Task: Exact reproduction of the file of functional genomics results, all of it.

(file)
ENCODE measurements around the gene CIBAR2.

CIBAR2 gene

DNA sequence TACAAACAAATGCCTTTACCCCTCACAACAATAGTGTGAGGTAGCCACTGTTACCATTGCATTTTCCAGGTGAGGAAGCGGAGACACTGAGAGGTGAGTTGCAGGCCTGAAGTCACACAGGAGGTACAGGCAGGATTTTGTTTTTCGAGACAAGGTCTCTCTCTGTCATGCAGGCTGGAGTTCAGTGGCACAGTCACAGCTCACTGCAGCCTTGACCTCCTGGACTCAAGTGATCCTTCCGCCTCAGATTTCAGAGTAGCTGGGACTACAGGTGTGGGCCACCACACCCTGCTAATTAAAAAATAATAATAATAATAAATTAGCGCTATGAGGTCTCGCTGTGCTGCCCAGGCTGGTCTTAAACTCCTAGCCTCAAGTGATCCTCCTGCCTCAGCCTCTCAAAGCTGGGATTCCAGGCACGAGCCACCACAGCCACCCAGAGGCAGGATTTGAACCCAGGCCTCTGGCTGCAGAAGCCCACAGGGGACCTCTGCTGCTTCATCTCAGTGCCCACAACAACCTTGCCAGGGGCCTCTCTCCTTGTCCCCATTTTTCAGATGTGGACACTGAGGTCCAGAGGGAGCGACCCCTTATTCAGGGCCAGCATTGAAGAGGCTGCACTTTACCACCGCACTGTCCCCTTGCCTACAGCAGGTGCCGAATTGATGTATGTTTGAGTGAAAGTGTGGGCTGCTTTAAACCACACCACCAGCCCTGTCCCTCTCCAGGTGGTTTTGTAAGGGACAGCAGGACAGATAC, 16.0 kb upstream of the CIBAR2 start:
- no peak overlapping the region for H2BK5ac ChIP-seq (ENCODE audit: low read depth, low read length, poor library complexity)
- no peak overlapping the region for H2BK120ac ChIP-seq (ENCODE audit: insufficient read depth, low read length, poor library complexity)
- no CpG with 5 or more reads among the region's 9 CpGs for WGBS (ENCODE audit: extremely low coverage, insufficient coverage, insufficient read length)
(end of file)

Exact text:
ENCODE measurements around the gene CIBAR2.

CIBAR2 gene

DNA sequence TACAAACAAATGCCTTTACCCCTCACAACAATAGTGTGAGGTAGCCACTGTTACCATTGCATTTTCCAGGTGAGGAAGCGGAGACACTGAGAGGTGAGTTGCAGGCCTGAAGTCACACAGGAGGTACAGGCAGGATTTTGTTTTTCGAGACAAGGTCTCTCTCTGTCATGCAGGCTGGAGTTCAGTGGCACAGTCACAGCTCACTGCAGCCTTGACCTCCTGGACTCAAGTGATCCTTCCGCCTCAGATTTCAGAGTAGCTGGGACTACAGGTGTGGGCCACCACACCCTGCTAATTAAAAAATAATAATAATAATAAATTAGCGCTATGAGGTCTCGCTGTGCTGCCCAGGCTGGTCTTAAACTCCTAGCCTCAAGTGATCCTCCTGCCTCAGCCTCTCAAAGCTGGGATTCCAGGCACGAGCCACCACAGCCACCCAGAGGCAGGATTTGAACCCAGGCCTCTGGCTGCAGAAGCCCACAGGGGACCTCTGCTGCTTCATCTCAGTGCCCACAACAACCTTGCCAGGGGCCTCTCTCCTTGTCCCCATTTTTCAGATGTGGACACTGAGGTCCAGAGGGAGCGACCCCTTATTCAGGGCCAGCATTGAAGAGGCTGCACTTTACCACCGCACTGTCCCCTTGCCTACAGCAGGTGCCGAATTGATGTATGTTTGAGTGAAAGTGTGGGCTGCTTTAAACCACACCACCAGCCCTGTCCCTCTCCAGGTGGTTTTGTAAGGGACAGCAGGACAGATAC, 16.0 kb upstream of the CIBAR2 start:
- no peak overlapping the region for H2BK5ac ChIP-seq (ENCODE audit: low read depth, low read length, poor library complexity)
- no peak overlapping the region for H2BK120ac ChIP-seq (ENCODE audit: insufficient read depth, low read length, poor library complexity)
- no CpG with 5 or more reads among the region's 9 CpGs for WGBS (ENCODE audit: extremely low coverage, insufficient coverage, insufficient read length)